“They killed my baby!” cried the mother of a 32-year-old robbery suspect. “I want justice for my son. They didn’t have to kill him. He’s a good boy – a good father.”
These are words that are often heard immediately after an officer-involved shooting. Sure, the robber was his mother’s baby, and always would be, no matter what he’d done. However, the moment Junior made the decision to point a weapon, or threaten the life of an an officer, or another civilian, was the moment that justified an officer’s use of lethal force.
In many cases, there’s no one at the shooting scene other than police officers and the suspect. The suspect was also probably alone during the moments that led up to the shooting. Therefore, Mama was not around to see her precious baby boy when he smoked crack for several hours and then headed for the corner convenience store carrying a cheap Davis .32 pistol loaded with bullets he’d had for so long they’d begun to turn green. Once at the store he wandered around waiting for the last customer to leave and then pointed his pistol at a frightened clerk demanding that she hand over cash and cigarettes (they often include several packs of smokes in their take). Then he left the store to buy more crack with the stolen loot.
He’s drinking a beer, his eighth in the past two hours, as he drives to the various places in town known for crack dealing. They’re easy to spot – runners standing in the street in groups of four or five, pretending to carry on conversations all the while scanning each vehicle for potential customers, and for undercover police officers. A runner approaches the robber’s car and the robber asks if he’s holding. The runner spits a $20 rock from his mouth (a favorite hiding place because he could easily swallow it if approached by the police) and then sells it to the robber.
At this point the robber’s hours-long intense synergistic high combines with the adrenaline rush caused by committing the robbery. Suddenly, he’s ten-feet-tall and bullet proof. This is the worst possible time for him to make contact with police officers. He thinks he’s invincible.
However, this is just about the amount of time officers need to put together the information required – license numbers, residence, type of car, witness statements, known hangouts, etc – to track down the suspect. They begin their search based on the information they’ve gathered. It won’t be long now.
The suspect drives his car to the end of a rarely used alley where he uses a homemade crack pipe (a piece of broken portable radio antenna stuffed with a small portion of a copper scouring pad for a screen) to smoke the recently purchased rock. This takes only a few seconds to accomplish, with the peak of the high lasting not much longer. He pulls the shift into drive and heads out to buy another rock.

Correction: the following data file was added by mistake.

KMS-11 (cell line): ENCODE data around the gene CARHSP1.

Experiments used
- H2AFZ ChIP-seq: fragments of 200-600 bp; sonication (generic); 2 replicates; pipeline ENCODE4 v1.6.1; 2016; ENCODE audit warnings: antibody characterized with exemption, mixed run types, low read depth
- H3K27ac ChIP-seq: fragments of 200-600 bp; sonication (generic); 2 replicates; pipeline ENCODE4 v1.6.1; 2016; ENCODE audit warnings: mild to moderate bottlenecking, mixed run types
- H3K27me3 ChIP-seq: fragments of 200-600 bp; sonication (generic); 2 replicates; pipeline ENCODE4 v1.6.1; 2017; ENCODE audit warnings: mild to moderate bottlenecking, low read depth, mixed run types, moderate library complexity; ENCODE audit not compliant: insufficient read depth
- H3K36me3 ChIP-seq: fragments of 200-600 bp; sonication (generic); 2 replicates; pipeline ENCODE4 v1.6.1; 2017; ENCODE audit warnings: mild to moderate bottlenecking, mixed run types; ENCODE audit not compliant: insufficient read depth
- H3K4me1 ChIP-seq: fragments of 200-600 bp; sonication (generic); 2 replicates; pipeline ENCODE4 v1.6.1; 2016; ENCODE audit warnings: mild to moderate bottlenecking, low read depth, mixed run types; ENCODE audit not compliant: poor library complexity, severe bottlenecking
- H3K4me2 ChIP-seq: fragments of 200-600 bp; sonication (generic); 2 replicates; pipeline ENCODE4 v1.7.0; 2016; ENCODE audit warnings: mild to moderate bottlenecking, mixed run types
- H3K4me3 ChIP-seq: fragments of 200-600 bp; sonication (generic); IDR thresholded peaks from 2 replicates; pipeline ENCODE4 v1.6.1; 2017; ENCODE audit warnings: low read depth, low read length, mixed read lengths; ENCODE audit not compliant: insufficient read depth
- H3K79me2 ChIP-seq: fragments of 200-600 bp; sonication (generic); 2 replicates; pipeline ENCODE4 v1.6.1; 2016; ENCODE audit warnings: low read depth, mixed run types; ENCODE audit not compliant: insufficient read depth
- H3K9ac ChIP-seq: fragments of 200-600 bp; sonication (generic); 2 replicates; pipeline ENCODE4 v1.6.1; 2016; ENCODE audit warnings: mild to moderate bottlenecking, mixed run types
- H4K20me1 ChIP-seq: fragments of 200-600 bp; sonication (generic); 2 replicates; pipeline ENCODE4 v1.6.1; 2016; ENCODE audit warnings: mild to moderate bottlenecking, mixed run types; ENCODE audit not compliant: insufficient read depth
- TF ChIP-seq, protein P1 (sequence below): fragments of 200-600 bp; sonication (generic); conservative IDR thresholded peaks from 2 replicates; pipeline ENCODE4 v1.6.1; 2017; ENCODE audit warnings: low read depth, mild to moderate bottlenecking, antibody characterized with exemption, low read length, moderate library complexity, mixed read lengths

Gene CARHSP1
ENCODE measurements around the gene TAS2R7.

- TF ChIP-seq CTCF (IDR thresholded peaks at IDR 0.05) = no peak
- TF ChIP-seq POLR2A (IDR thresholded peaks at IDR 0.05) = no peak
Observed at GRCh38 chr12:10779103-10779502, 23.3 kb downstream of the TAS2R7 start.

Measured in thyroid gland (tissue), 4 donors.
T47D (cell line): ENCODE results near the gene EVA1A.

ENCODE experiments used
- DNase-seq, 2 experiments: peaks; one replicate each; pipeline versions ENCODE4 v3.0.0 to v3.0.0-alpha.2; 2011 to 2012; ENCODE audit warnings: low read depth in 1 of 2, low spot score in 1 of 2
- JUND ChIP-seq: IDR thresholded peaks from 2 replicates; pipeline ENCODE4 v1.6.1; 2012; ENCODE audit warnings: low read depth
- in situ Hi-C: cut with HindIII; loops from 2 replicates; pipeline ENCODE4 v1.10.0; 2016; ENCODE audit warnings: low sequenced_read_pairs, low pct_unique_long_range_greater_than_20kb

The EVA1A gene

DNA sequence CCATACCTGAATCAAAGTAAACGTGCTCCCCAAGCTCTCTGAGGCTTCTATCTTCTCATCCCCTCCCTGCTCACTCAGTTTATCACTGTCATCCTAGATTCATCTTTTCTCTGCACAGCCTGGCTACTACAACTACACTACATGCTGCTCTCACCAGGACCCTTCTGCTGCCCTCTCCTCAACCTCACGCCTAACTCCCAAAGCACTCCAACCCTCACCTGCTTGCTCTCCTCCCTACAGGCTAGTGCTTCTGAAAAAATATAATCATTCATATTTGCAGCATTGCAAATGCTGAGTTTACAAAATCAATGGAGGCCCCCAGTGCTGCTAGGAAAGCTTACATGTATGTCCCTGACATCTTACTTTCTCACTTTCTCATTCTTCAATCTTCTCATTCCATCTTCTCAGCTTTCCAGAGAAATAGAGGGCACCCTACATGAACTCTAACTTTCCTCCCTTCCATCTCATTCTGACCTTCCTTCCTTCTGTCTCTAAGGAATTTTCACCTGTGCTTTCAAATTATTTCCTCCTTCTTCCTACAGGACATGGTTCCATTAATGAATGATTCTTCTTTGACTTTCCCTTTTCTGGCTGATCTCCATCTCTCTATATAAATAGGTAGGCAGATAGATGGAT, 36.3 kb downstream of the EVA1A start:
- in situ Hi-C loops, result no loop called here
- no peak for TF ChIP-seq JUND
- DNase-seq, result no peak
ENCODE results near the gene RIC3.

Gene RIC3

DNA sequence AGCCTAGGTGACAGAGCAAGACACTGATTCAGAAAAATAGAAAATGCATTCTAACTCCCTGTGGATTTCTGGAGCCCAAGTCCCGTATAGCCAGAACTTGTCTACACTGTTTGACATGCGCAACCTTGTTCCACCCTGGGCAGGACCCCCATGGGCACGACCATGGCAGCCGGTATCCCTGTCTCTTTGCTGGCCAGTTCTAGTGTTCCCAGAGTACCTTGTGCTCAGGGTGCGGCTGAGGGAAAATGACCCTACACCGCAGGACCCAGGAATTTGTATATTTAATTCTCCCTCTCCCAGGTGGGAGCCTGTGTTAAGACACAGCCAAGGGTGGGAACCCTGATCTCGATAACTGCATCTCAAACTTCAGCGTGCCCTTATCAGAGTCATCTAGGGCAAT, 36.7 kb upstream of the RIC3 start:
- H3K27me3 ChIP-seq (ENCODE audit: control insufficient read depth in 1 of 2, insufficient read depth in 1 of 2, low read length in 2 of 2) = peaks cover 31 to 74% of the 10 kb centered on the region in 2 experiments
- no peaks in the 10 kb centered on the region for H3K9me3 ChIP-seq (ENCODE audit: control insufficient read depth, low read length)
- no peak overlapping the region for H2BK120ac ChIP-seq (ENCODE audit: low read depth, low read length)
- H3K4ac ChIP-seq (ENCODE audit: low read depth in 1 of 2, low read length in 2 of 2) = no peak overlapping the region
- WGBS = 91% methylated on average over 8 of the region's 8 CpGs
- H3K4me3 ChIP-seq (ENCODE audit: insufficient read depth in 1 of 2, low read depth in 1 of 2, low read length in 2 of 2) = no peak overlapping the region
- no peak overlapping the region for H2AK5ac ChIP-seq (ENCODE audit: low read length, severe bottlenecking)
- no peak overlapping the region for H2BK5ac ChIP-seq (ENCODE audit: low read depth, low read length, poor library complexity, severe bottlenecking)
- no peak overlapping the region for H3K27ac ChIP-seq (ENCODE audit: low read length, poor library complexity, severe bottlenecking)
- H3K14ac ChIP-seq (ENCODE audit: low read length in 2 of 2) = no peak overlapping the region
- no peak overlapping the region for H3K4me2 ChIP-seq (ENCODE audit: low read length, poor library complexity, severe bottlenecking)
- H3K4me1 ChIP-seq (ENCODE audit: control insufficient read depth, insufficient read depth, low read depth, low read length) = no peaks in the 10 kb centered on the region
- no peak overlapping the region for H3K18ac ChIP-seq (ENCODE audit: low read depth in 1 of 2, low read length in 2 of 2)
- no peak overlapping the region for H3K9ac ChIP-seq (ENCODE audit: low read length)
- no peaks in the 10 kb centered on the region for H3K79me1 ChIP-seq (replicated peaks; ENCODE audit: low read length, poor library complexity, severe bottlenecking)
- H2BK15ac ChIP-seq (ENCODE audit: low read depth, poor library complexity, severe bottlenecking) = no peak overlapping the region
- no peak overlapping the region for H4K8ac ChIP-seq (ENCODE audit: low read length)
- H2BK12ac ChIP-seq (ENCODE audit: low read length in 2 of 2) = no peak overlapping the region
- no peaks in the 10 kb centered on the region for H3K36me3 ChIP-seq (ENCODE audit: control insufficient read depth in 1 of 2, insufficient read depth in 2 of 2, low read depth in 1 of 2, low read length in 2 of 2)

Patrol officers spot the car pulling out of the alley. They check the description against the information they’d received in the BOLO (Be On The Lookout). It matches that of the car used in the robbery. The officers activate their emergency equipment (cop speak for lights and siren). The suspect pulls over and reaches under the seat for his gun.
The officers use their PA system to order the suspect out of his car. They tell him to hold his hands high so they can see them at all times. Instead, the suspect leaps from the car and begins shooting toward the officers. The return fire, killing him.
Meanwhile, a neighbor who heard the action makes a few phone calls. Word eventually gets to the family who soon begin to show up at the scene. It’s not long before Mama arrives and sees the tarp-covered body surrounded by a sea of police cars, officers, and news reporters.
“They killed my baby!” she howls. That’s when the lights come on and the cameras begin to roll.
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The Graveyard Shift has been nominated for a Predators and Editors Reader’s Poll Award. If you’d like to cast a vote for us please take a moment to visit the P&E site here. We’re listed as Lee Lofland’s The Graveyard Shift. We appreciate the vote!
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Writers’ Police Academy
There are only a few more weeks left to advantage of the low early registration rate!
Award winning horror author Deborah Leblanc has signed on as a Medal of Valor sponsor of the Writers’ Police Academy. Other Medal of Valor sponsors include Writers Digest and Just Write Sites. Thanks to each of you for your very generous donations.
A large portion of the Writers’ Police Academy proceeds will be going to the Guilford Technical Community College Criminal Justice Foundation. Without them this event would not be possible. The instructors for this event also devote a heck of a lot of their time to answering questions for writers.
Please contact us if you’d like to be a sponsor.
Levels of Sponsorship
Medal of Valor – $1,000 and above
Commissioner – $500 – $999
Sheriff’s Star – $400 -$499 or Chief’s Shield $400 – $499 (Donor’s option)
Chief of Detectives – $300 – $399
Major – $200 – $299
Captain – $100 – $199
Lieutenant – $75 – $99
Sergeant – $50 – $74
Corporal – $25 – $49
Officer – $10 – $24
Please visit us at www.writerspoliceacademy.com to reserve your spot at this unique event now.
* Space for the FATS training is limited to the first 100 people who sign up for it and we’re rapidly approaching that number!
Remember, hotel rooms are limited due to the number of large events in the Greensboro area. Please reserve your rooms now!